I'm pleased there is at least a temporary cease fire in Gaza, as I indicated in my post of January 6th was badly and urgently needed. I'm also pleased that Hillary Clinton has been confirmed by the Senate as President Obama's new Secretary of State and that Mr. Obama has appointed former U. S. Senator George Mitchell as his special envoy for the Middle East, with particular focus on Israel and the Palestinian territories. Most of my readers will remember that Mr. Mitchell, a 76 year old Arab American, was a key player in securing the successful Belfast Peace Agreement, signed in 1998, that finally brought peace to Northern Ireland.
It is obvious that it's in almost everyone's best interest, especially the great majority of the Israeli and Palestinian peoples, that a fair and long lasting peace agreement be achieved, but it is difficult to be very confident about the prospects. Many conservative Israelis are understandably extremely uncomfortable with the concessions they expect will be required of them with respect to Jewish settlements, the sharing of Jerusalem, potential return of Palestinian refugees, and trusting Hamas militants and their supporters, including Iran, Syria, and Hezbollah in Lebanon. All Israelis and their allies, including the U. S. and the European Union, cannot accept any agreement that leaves intact Hamas' oft stated refusal to accept Israel's right to exist and commitment, shared by the Iranian government, to destroying Israel.
The bulk of the Palestinian people deserve and urgently need a good peace agreement, especially those who live in the West Bank, those who live in Gaza and didn't support Hamas in the last election, and the hundreds of thousands who live as de facto refugees in other parts of the Middle East, in Europe and the U. S. It should be very clear to objective Gazans that Hamas' policies have been very harmful to their interests. However, as long as Hamas remains in power in Gaza, and continues to be supported by radical Islamists and many other Islamic Arabs who are unhappy with the West's bias toward supporting Israel, achieving peace will be a major challenge.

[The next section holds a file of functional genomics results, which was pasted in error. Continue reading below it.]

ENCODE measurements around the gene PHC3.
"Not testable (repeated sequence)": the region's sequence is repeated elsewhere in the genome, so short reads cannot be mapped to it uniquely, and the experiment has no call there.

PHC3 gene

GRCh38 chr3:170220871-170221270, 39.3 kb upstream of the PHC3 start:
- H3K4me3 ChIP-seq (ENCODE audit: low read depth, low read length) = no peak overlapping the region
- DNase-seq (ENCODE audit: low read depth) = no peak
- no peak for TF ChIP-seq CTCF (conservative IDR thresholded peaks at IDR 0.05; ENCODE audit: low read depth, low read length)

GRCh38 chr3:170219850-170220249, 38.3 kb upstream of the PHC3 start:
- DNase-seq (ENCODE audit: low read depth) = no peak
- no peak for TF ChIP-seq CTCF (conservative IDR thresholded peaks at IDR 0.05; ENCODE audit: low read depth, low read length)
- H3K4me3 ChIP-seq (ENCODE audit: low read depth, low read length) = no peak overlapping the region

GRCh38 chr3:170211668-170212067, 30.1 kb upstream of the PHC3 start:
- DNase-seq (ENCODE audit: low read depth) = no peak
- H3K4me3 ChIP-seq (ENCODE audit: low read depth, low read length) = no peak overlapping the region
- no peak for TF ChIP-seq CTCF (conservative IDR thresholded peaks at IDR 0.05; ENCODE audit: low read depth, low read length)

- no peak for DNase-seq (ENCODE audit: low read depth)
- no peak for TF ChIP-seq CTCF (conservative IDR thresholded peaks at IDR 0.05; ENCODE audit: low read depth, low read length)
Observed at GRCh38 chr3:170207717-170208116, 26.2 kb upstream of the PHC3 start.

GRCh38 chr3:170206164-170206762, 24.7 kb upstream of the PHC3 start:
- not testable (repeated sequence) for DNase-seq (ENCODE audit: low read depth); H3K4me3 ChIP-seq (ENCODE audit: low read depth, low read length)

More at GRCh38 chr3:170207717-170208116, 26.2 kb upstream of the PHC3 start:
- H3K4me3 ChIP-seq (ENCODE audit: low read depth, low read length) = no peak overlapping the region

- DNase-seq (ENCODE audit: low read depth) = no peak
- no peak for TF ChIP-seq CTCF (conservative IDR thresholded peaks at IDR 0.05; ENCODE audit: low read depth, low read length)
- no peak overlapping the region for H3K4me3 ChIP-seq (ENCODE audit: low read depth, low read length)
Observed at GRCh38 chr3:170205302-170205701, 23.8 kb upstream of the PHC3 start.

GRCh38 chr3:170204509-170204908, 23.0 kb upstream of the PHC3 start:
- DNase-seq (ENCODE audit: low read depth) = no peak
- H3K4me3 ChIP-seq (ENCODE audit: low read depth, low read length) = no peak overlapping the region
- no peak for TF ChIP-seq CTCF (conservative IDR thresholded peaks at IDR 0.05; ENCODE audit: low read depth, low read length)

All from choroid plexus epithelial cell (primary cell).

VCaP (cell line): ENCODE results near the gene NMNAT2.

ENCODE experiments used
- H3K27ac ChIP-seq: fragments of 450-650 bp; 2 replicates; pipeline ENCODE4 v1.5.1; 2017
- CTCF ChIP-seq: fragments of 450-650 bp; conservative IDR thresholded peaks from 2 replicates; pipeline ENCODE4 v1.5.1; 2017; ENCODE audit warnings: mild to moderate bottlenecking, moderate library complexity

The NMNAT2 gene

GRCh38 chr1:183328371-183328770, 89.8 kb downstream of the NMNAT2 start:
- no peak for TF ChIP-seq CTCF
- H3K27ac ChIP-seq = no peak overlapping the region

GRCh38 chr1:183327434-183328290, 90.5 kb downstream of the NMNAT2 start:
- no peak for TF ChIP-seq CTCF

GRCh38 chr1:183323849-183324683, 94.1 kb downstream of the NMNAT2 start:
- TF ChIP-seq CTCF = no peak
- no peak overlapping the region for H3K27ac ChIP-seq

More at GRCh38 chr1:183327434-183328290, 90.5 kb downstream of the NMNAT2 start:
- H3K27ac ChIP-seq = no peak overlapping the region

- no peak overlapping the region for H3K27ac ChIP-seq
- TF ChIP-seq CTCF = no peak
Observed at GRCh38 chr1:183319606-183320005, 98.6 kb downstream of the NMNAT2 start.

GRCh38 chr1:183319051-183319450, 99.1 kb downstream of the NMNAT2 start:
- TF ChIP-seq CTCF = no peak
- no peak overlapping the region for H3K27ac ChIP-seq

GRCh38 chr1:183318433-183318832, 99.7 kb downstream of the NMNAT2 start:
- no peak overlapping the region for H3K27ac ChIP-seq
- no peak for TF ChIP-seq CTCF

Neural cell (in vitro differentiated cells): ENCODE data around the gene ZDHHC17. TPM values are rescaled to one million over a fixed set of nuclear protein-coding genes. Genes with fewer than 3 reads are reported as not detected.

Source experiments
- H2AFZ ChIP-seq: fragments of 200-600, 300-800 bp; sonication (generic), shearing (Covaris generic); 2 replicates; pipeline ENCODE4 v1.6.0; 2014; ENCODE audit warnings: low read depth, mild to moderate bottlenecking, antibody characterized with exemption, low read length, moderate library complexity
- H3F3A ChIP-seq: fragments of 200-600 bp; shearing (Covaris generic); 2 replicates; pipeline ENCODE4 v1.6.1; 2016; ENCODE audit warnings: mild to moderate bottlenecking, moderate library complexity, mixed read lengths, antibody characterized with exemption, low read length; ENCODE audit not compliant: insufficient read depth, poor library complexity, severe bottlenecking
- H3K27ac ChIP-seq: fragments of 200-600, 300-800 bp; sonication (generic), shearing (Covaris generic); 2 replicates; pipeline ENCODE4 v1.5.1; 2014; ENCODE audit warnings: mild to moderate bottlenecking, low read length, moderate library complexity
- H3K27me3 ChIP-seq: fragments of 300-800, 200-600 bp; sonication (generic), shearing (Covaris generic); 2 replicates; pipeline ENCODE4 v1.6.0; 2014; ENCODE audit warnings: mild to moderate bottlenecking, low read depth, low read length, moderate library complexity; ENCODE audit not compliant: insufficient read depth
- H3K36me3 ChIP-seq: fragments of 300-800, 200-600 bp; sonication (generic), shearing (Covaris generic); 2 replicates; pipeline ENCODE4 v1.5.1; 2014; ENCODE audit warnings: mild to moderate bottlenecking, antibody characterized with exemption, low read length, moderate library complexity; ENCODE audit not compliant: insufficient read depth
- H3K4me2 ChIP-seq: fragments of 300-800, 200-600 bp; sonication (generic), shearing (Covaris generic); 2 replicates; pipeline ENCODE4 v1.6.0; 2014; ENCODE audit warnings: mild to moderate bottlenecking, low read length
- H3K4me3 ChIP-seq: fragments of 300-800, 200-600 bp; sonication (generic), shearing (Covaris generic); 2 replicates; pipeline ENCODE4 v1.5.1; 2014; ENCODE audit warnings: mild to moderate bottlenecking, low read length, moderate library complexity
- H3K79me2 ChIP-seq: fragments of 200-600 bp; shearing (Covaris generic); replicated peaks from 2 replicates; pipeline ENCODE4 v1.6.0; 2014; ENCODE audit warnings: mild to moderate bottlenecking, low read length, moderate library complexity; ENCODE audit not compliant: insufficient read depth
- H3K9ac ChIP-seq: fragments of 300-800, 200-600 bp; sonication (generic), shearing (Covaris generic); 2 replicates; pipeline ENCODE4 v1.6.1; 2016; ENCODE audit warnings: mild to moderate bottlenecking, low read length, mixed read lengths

The Palestinians have legitimate reasons to be uneasy about trusting the West to be fair in trying to broker a fair peace agreement and in Israel' s trustworthiness. Since 1948, when Israel was established from the British Mandate of Palestine, the U. S. and several countries now part of the European Union have been key players in providing foreign aid and selling modern weapons and related technology to Israel. For many years Israel tolerated, and to some extent encouraged, Gaza's Islamic militants, leading to the founding of Hamas, as a counterweight to the more moderate, secular nationalists of the PLO and its dominant faction, Fatah, led by Yasser Arafat. Most Palestinians and other Arabs feel strongly that Israel's recent 22 day offensive was highly disproportionate to the actions of Hamas' missile attacks in the southern part of Israel. Much of this feeling is based on the fact that more than 1,200 Palestinians were killed, the majority probably innocent civilians, while only 13 Israelis lost their lives.
I presume that Mr. Mitchell in his new position, working under both Secretary of State Clinton and President Obama, will cooperate closely with former British prime minister Tony Blair, special envoy for the Middle East since 2007 on behalf of the United Nations, European Union, Russia and the U. S. To succeed they will need serious support from several major Middle East Islamic neighbors, including Egypt, Turkey, Saudi Arabia, Jordan, and Iraq. It would also be very useful to have some support from Iran, but obviously that cannot be expected.
I expect a good peace agreement with a two-state solution will be one of the highest foreign policy priorities of the Obama Administration, the UN, as well as the EU. The first step should be a formal extended cease-fire agreement of at least a year to allow Mr. Mitchell and Mr. Blair to meet all the big players and design an effective strategy for peace agreement. Two of Mr. Mitchell's most important strengths, aside from diplomatic and negotiation skills, are patience and perseverance. He will definitely need a lot of that, plus a good measure of luck.